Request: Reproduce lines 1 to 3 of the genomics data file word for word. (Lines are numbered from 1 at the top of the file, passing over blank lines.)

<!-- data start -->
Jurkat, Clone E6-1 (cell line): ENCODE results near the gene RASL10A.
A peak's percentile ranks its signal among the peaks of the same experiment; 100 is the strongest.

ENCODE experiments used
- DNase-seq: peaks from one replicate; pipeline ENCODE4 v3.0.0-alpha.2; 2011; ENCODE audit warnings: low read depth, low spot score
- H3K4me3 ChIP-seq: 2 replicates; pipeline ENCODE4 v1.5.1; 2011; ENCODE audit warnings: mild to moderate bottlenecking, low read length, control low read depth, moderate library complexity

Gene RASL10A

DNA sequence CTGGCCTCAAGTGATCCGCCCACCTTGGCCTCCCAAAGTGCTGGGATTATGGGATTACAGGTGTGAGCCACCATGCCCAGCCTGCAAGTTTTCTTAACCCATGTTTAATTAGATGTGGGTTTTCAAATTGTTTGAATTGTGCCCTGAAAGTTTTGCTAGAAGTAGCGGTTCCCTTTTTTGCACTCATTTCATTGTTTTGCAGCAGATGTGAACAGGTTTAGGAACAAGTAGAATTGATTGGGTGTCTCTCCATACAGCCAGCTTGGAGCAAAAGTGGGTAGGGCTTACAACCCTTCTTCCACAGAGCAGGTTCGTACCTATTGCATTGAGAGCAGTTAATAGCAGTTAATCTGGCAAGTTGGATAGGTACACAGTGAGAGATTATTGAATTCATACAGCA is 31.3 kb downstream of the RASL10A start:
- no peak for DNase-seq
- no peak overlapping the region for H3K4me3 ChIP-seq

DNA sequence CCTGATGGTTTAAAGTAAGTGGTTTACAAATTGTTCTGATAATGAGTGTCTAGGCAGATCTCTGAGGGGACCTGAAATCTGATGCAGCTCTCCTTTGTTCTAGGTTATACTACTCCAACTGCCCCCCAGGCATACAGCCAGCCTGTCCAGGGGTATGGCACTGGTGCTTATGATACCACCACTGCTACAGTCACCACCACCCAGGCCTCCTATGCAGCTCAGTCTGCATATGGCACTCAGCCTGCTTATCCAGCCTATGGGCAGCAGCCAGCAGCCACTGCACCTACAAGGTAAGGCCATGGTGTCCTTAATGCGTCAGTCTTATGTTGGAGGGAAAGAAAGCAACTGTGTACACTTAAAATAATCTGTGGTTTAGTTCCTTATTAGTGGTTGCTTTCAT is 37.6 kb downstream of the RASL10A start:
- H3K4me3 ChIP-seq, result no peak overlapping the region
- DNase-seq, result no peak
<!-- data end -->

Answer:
Jurkat, Clone E6-1 (cell line): ENCODE results near the gene RASL10A.
A peak's percentile ranks its signal among the peaks of the same experiment; 100 is the strongest.

ENCODE experiments used